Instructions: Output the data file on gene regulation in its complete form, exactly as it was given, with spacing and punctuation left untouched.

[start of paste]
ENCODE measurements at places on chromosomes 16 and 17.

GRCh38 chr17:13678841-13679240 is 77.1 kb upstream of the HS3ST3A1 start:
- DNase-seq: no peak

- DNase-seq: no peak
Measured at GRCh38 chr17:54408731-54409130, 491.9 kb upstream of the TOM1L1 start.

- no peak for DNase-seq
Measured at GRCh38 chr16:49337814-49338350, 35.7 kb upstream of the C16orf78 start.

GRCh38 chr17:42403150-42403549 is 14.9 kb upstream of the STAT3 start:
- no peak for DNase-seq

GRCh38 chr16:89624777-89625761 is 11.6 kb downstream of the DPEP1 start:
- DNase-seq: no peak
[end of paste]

ENCODE measurements at places on chromosomes 16 and 17.

GRCh38 chr17:13678841-13679240 is 77.1 kb upstream of the HS3ST3A1 start:
- DNase-seq: no peak

- DNase-seq: no peak
Measured at GRCh38 chr17:54408731-54409130, 491.9 kb upstream of the TOM1L1 start.

- no peak for DNase-seq
Measured at GRCh38 chr16:49337814-49338350, 35.7 kb upstream of the C16orf78 start.

GRCh38 chr17:42403150-42403549 is 14.9 kb upstream of the STAT3 start:
- no peak for DNase-seq

GRCh38 chr16:89624777-89625761 is 11.6 kb downstream of the DPEP1 start:
- DNase-seq: no peak